Part Six: From after the maids leave into the kitchen until the end
Solange returns from the kitchen, wearing her black dress. In her ensuing monologue, she addresses imaginary characters on stage. She celebrates having strangled Madame with the dish-gloves. She says Madame should have taken off that "grotesque" black dress, and then imitates Madame's voice and complains about having to wear mourning for her maid. In her own voice, Solange says Madame should not pity her, as she is her equal. She addresses a police inspector, telling him Monsieur used to obey their orders when they threatened him, and refuses to speak about their "complicity" in the murder. She disdains the dresses Madame gave them, saying they have their own. She sees Monsieur laughing at her, and then forgiving her, which pleases her. She says Madame will get over her fright. She says she has been a good servant, but now she has strangled her sister. She thinks of the evening Madame gently took a magazine away from Claire.
Solange smokes a cigarette, coughs, and goes out on to the balcony, her back to the audience. She imagines the hangman taking her away, trying to kiss her. She sees herself being led by all the maids in the neighborhood for Claire's funeral procession. Claire, visible only to the audience, leans against the kitchen door and listens to her sister. Returning to the room, Solange cries for poor Claire, and calls herself a famous criminal. Claire enters the room, wearing the white dress. Solange complains that Madame continues to stroll about the apartment, and then says, "we're raving" to Claire. In Madame's voice, Claire tells her to quiet down and shut the window and draw the curtains, which she does. Solange says they are playing an idiotic game, and Claire says for "Claire" to pour her a cup of tea. Solange protests and tiredly sits down, but Claire insists. She says nothing else exists save the altar where one of the maids is about to immolate herself, and that Solange must stay strong and keep them both alive. She tells "Claire" to stand up straight and to "represent" her in the world. She lifts Solange up and makes her repeat after her "Madame must have her tea" and other similar sentences. Solange objects that the tea is too cold, but Claire says she will drink it, anyway. Solange brings in the tea, in the finest tea set, and Claire drinks it.
Solange faces the audience. She comments on the end of the theatrical production—the orchestra plays, the attendant raises the red velvet curtain, and Madame descends the stairs and gets into her car with the charming Monsieur. She is dead, but rings the bell, enters the apartment, and finds Madame dead. Her two maids are alive, however, risen up from Madame's form, now free. The delicate perfume of the "holy maidens they were in secret" floats around Madame's dead body. Solange proclaims themselves "beautiful, joyous, drunk, and free!"
The end of the play is purposely confusing as Genet throws in mixed identities, fake murder(s), and a real suicide. He also includes theatrical self- consciousness to solidify his major theme, illusion as a reaction against authority. Solange's monologue mixes personae to a perplexing effect. The boundaries between people she mentioned at the beginning of the play are destroyed, and she even changes the murder victim from Madame to Claire and back to Madame. These sudden shifts are logical, however, since she had always confused Claire in her mind with Madame, had resented the favoritism Madame had lavished on her sister, and had acted out her sadistic revenge fantasies against Claire-as-Madame. Claire, too, calls Solange "Claire" at times and her despised mirror image in her sister has become a reality to her. Both maids have lost their identities in their extreme identification with Otherness, only understanding themselves in opposition to others, and this identification has, pushed to the limit, made them forget their own stations. It is fitting that Solange first falsely "murders" Claire by strangling her with the dish-gloves, as it acts out her occupational aggression—remember that the first words of the play were Claire-as-Madame's rebuking Solange for bringing in the dirty gloves from the kitchen. The true death, then, accordingly comes as Claire acts out what they had plotted for the real Madame, death by poison in tea. By committing suicide, she becomes Madame, which satisfies her need to be the authority figure and Solange's need to destroy said figure.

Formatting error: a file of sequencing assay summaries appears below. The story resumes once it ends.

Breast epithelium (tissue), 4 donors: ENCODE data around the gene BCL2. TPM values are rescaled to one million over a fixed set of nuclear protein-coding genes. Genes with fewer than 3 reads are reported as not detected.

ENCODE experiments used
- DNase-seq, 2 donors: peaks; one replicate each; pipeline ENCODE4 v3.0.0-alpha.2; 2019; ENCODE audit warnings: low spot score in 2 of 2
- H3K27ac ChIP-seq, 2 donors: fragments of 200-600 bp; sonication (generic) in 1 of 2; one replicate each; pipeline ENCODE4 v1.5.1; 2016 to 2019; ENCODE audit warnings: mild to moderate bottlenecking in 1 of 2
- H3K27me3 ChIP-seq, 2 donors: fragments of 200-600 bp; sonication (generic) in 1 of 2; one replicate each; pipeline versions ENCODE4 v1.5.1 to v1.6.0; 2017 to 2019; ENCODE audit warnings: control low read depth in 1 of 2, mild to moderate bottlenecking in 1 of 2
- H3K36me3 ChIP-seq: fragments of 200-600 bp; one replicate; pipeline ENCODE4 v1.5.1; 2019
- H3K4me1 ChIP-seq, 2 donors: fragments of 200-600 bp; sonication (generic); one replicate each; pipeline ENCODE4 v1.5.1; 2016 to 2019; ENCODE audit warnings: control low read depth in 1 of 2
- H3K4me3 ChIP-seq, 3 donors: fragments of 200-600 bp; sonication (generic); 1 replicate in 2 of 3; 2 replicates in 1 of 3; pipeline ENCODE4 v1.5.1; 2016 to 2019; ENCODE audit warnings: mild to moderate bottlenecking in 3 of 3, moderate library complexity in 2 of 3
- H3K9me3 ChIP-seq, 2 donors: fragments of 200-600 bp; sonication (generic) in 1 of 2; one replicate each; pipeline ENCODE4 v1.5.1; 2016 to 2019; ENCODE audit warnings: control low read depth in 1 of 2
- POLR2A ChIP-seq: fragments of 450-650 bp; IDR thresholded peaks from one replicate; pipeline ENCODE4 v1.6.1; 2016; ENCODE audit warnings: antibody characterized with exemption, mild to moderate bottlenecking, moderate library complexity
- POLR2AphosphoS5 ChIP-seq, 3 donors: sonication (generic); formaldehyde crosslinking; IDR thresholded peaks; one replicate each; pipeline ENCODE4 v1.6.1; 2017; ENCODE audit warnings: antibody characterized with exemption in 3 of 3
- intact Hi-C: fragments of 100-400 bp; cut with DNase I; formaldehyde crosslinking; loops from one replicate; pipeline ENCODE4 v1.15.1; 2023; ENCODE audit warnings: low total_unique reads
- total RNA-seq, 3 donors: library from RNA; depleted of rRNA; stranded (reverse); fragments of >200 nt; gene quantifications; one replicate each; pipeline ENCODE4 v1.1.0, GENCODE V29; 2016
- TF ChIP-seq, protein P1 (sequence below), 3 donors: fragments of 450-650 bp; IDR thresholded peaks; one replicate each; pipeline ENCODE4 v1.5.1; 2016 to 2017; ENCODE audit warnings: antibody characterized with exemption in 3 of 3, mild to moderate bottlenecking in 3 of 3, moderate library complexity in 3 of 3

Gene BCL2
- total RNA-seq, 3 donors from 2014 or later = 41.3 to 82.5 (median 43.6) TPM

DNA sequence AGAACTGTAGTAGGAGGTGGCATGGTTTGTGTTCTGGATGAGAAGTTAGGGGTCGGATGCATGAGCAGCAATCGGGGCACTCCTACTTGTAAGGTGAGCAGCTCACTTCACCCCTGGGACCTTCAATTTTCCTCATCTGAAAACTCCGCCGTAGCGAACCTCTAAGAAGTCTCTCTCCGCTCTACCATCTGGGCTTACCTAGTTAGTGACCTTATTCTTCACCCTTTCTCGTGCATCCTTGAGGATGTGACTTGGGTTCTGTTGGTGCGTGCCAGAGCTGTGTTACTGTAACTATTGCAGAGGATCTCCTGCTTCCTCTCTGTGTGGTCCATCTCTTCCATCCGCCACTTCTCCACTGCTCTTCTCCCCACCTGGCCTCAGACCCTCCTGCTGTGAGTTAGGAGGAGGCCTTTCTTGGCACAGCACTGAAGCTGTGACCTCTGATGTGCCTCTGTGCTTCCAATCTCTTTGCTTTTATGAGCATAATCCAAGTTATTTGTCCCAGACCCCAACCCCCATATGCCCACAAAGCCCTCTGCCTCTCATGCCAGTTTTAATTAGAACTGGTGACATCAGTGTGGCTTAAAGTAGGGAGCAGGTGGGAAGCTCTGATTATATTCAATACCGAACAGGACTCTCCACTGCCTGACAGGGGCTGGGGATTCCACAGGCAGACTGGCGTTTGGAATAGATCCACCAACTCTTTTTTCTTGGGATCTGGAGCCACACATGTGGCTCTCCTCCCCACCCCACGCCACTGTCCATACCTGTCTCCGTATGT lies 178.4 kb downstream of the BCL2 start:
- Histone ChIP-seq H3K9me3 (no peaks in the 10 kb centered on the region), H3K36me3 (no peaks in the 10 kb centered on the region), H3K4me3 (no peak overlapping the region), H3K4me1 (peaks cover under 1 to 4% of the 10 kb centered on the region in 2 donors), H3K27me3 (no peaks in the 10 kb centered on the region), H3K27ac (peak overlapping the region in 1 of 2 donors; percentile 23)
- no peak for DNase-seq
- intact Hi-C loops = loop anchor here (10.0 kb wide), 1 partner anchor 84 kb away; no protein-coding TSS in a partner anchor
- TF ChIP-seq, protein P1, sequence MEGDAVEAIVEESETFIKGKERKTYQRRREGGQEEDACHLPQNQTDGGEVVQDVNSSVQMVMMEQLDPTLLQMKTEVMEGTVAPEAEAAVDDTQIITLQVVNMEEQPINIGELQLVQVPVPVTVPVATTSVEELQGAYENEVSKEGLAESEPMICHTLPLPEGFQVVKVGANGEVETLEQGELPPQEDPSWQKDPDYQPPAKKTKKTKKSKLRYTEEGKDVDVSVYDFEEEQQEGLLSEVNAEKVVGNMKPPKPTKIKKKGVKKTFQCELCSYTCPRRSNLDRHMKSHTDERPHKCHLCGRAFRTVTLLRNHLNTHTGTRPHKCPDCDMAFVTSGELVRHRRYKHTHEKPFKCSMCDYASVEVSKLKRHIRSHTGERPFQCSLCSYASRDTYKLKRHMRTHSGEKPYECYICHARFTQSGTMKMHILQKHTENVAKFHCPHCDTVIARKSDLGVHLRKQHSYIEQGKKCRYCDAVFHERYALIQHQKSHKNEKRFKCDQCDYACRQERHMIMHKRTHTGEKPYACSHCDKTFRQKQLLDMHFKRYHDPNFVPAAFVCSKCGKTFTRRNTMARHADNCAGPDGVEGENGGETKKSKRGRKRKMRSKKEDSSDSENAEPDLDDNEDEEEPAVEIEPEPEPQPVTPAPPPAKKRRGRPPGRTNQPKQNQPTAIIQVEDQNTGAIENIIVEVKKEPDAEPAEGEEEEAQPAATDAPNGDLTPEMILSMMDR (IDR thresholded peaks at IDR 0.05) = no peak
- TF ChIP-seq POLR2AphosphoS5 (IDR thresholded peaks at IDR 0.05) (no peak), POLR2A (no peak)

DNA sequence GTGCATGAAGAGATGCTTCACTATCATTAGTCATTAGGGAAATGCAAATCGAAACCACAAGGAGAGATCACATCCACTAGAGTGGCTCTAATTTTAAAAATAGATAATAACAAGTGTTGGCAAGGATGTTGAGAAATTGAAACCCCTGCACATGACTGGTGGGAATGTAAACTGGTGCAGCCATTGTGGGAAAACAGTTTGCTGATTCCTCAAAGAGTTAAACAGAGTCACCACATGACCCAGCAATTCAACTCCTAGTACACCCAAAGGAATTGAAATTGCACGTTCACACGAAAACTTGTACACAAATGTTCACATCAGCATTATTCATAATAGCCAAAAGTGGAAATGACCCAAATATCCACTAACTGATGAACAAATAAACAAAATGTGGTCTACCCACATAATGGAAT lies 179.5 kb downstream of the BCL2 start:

Genet's heightened attention to stage direction in this last section is crucial, since Solange's monologues are stagy and self-conscious. The God-like audience—they are even omniscient, seeing Claire when Solange cannot—watches as she becomes writer, actor, and detached narrator, commenting on what happens after the "play" has ended. The red velvet curtain the imaginary attendant pulls corresponds not only to the curtains the maids draw throughout the play, but to the red velvet dress that Solange insisted Claire wore and that Madame eventually gave to her. The dress symbolizes the boundary between reality and illusion, between the mundane world of the audience and the fantastic one of the stage. The freedom Solange declares in her final words is, in her eyes, freedom from the oppressive authority of Madame. However, the prominence of the red velvet curtain/dress reminds us that the freedom is only illusory and temporary; she is still a maid, and the curtain will open again tomorrow when Madame comes home with Monsieur.
Readers' Notes allow users to add their own analysis and insights to our SparkNotes—and to discuss those ideas with one another. Have a novel take or think we left something out? Add a Readers' Note!